Fearing Colomb might shoot, the man stepped in front of his family, Isaza said. Colomb left the scene without pulling the trigger.

“This happened in the middle of a Saturday, on a busy road, based on an innocent traffic maneuver,” said assistant district attorney Stephanie Adrean, who prosecuted the case of road rage. “Someone who is willing to pull a gun under these circumstances is an extreme danger to the community.”

Road rage is becoming all too common on the roads in every city in Georgia. It is something we all have to be on the lookout for if you think you see road rage incident happening on the roads in Georgia you can use the free service *GSP on your cell phone to report road rage incidents. Stay safe out there on the roads from all of us here @ Falcon Bonding.



ONCE A DEFENDANT is taken before a magistrate, most often a bond is set, or he or she is released on a written promise to appear in court.
If a secured bond is set by the magistrate, the defendant can call a family member or friend to come and post the bail through cash or property, making him or her an accommodation bondsman who can’t charge a premium for that service.

The alternative is to call a licensed bail bond agent with good bonding policies, who, by law, can charge a nonrefundable fee of as much as 15 percent of the bond being written. While those bondsmen don’t have to pay bail money up front to the state to release defendants, they’re on the hook if defendants don’t show up for court.Bondsman
“When someone is released from custody by a bail bondsman, technically, the bondsman becomes his jailer,” Blalock said. “But we try to work with people as much as we can.”
Once the defendant walks out into the lobby of the jail, he meets with the bondsman, who asks question after question, gathering information about him, where he lives, what he drives and whom he knows. The bondsman explains that he has to show up for court, among other requirements.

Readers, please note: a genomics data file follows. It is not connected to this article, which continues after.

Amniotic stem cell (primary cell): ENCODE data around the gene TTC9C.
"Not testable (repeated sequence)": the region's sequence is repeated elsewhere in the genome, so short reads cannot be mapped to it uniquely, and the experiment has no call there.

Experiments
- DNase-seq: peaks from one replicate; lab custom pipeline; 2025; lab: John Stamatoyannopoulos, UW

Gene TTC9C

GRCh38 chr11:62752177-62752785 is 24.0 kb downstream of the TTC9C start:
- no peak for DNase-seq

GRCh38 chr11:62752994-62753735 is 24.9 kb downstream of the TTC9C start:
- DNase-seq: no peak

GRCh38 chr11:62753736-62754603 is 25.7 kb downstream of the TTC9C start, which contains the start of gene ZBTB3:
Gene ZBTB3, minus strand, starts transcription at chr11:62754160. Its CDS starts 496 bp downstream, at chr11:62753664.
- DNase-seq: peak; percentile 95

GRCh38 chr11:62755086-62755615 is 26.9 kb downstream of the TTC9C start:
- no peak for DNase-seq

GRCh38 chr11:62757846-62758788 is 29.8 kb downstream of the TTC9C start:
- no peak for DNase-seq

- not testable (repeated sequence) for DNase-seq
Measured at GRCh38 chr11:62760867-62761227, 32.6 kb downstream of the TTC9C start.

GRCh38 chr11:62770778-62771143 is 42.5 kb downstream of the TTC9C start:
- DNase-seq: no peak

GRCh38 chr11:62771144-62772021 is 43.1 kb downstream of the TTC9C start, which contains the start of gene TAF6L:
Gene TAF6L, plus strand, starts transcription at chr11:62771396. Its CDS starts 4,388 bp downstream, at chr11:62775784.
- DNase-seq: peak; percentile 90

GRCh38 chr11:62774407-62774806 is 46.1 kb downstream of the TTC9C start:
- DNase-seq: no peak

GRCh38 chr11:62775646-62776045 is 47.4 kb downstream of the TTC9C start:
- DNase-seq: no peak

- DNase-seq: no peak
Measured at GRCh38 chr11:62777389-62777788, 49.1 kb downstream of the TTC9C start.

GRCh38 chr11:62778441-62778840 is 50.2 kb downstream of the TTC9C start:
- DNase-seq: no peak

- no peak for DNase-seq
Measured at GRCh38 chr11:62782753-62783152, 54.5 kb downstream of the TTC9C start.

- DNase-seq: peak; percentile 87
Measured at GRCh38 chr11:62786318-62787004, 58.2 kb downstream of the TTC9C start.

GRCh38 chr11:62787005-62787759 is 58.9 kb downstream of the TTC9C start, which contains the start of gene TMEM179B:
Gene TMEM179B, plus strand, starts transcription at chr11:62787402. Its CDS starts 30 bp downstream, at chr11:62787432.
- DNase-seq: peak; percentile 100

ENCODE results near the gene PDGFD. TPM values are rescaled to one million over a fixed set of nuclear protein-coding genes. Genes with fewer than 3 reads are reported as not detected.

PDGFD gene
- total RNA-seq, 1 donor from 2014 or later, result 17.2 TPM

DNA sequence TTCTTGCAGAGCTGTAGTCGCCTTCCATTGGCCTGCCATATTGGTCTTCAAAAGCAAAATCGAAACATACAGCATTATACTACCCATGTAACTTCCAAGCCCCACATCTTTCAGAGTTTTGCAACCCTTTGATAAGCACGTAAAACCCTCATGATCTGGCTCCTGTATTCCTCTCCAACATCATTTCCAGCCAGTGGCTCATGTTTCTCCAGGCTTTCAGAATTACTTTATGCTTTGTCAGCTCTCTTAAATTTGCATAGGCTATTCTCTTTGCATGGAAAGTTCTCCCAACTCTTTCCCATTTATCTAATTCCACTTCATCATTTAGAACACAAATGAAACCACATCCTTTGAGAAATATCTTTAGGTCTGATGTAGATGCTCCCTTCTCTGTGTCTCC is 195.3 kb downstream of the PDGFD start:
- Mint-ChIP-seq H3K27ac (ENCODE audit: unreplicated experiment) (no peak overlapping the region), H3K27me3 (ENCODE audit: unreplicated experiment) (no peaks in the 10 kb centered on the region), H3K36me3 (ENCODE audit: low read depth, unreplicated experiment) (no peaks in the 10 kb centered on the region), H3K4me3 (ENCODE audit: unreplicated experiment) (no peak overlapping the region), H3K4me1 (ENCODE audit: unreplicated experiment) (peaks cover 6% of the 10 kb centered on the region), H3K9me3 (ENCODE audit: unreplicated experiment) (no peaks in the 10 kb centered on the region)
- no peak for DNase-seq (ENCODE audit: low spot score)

If the defendant skips court, the bondsman receives a bond forfeiture notice and has 150 days until the final judgment day to, essentially, go find the defendant, surrender him to the jail and file a motion with the county school board attorney, district attorney and clerk of court stating the bondsman met one of seven reasons to set aside forfeiture:
■ The defendant’s failure to appear has been set aside by the court and any orders for arrest recalled;
■ The charges for which the defendant was bonded have been disposed of;
■ The surety has surrendered the defendant;
■ Law enforcement served the defendant with an order for arrest;
■ The defendant died before the final judgment day;
■ The defendant was serving a sentence with the Department of Corrections at the time of the failure to appear; or
■ The defendant was incarcerated in a local, state or federal detention center at the time of the failure to appear.
Even if the 150 days pass, the defendant is nowhere to be found and the bondsman has to pay the full bail amount, the bondsman still has three years to petition the court and, in some cases, can have the payment remitted, so remember about bonding policies and how they are important.

THE RELATIONSHIP BETWEEN bondsman and defendant — the bondsman’s client, really — is unique. The bondsmen speak well of their “repeat clients,” the people who loyally call the same bondsman over and over each time they need to get out of jail. They’re clients whom the bondsmen will get up in the middle of the night to bail out, even on a low $300 when there isn’t much profit to be made.

But licensed bondsmen can help each other, a law Blalock, said is among the changes the organization brought about to help bail agents in the state. It’s common for bondsmen to group as much as find clients, usually at no charge to each other. Though some bondsmen, including old school guys, occasionally will go by themselves to pick up clients, Bowman, a combat veteran, said he always takes at least two others — and wears a body camera at that — to protect himself from allegations about inappropriate conduct that some defendants raise that is why bonding policies are a strong part of his business. .